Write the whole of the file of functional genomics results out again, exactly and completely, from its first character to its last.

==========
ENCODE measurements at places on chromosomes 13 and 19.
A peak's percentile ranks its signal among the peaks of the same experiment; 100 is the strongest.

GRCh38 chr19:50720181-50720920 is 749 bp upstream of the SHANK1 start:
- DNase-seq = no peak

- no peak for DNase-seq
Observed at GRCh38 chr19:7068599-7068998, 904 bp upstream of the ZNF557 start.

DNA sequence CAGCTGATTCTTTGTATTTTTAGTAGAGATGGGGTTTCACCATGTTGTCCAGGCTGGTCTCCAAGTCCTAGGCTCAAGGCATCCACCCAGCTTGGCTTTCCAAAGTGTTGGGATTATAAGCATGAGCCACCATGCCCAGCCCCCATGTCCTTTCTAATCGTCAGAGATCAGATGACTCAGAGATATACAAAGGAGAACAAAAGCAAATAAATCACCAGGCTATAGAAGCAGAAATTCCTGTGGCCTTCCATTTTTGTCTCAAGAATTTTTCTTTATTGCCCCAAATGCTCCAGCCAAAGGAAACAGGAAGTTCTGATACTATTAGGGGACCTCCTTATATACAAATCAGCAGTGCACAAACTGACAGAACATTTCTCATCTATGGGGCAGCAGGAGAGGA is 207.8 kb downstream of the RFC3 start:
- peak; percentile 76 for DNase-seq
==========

ENCODE measurements at places on chromosomes 13 and 19.
A peak's percentile ranks its signal among the peaks of the same experiment; 100 is the strongest.

GRCh38 chr19:50720181-50720920 is 749 bp upstream of the SHANK1 start:
- DNase-seq = no peak

- no peak for DNase-seq
Observed at GRCh38 chr19:7068599-7068998, 904 bp upstream of the ZNF557 start.

DNA sequence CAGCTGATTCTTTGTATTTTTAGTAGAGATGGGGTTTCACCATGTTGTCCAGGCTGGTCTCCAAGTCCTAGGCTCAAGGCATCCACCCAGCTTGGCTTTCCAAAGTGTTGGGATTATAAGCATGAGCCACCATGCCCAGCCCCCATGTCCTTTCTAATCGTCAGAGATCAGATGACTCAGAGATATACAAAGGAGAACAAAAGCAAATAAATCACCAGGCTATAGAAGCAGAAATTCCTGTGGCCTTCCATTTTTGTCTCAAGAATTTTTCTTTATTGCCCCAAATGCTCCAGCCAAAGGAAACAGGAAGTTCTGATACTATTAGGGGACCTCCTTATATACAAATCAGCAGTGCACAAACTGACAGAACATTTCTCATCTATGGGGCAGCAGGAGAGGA is 207.8 kb downstream of the RFC3 start:
- peak; percentile 76 for DNase-seq